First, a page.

Representations of Reality

While it is important to understand how the culture that led to the creation of a particular work differs from the culture in which you are reading that work, you should understand that a work is a particular author’s personal, creative, artistic representation of reality. Even when basing a story on a fictional event, authors leave out certain details, change the timeline, combine characters into composites, invent scenes, etc. All this is in the service of artistic truth, but it may stray far from the verifiable facts. Nobody wants to read stories about boring, ordinary people, so all literature is a distortion of some sort. Few farm women are married to husbands who are so cold that they strangle songbirds and send their otherwise meek and quiet wives into homicidal rages. It is therefore dangerous to use a fictional account of one incident to support an argument about what life was “really” like. —Representations of Reality (American Lit II (EL 267))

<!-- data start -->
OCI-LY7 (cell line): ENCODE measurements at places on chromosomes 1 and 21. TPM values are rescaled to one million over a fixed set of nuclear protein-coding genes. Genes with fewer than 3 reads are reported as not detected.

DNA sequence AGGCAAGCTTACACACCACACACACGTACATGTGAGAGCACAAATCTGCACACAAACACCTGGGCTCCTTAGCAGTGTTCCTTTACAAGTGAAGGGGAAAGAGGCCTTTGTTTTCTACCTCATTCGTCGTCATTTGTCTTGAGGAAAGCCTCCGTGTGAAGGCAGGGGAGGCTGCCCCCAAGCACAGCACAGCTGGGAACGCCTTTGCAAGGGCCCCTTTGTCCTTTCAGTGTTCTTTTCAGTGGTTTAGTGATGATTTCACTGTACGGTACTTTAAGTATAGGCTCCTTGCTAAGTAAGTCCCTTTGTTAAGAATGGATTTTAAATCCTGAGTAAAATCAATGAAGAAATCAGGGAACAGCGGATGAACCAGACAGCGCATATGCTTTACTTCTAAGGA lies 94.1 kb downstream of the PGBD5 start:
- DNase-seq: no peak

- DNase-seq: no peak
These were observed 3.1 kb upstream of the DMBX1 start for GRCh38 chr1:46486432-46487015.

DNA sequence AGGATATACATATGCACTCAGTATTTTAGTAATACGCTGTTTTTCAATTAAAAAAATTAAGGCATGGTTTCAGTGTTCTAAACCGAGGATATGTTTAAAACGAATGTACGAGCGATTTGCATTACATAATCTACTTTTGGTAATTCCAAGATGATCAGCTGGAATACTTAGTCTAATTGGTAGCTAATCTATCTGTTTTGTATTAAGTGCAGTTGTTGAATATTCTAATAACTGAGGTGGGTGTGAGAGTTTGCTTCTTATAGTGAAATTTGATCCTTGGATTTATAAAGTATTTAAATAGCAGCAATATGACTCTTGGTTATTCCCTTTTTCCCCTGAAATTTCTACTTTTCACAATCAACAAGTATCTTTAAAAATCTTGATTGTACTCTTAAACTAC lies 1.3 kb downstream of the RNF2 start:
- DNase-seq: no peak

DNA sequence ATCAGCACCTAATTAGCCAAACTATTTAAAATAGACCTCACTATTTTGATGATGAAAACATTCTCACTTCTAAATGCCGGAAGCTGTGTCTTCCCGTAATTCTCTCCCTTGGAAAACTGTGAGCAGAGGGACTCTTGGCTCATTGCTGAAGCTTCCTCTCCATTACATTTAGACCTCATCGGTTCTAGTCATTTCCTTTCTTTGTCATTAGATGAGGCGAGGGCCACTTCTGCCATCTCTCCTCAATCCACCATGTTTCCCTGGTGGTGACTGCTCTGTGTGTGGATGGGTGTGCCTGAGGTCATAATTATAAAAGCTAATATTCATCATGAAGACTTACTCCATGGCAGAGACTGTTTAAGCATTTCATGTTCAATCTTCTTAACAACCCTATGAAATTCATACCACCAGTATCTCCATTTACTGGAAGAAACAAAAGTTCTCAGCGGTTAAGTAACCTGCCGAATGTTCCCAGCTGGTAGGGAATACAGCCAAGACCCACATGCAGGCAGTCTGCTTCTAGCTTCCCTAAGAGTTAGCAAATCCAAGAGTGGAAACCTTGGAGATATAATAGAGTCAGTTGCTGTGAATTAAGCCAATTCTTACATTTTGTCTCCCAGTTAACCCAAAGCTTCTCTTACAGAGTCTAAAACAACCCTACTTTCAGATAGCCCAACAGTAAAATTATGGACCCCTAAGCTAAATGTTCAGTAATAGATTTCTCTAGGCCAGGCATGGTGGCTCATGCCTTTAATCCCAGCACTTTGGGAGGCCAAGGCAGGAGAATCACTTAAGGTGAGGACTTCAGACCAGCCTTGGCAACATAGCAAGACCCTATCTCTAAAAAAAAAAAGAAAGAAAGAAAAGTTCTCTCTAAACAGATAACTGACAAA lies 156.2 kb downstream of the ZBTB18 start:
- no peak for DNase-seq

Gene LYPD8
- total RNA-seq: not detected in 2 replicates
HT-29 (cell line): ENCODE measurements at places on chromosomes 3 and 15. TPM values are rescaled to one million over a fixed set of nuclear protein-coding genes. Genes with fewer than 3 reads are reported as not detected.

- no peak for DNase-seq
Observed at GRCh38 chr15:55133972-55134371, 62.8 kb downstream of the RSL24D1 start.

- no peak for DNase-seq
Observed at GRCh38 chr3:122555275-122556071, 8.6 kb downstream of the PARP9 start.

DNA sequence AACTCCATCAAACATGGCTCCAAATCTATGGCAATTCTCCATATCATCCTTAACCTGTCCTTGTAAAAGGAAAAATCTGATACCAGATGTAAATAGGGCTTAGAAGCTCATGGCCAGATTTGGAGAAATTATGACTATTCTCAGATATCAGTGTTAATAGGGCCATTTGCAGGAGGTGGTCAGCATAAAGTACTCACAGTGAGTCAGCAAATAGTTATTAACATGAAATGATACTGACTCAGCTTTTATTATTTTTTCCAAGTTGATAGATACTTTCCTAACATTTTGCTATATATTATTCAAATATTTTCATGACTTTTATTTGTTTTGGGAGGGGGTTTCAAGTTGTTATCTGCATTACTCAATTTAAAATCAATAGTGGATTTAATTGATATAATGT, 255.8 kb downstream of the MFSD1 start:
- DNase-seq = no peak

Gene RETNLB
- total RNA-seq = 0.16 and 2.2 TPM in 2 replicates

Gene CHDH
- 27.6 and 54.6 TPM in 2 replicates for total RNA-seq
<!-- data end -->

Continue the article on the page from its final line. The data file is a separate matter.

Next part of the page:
I’m introducing my lit students to the concept of the close reading. While they have several low-risk tries to get it right, I do recognize that students often have difficulty moving beyond plot summary and character analysis, which was good enough to get them through high school.

What else is there to write about?

It’s not so much “what” but “how”. We spent some time in my Video Gaming course discussing the concept of the “close playing,” and the principle is really the same. Look carefully at the specific choices that the artist made while creating the artifact. Consider the artifact not as a window on reality, and not as a mirror to examine your own emotional responses, but rather as a thing to look at.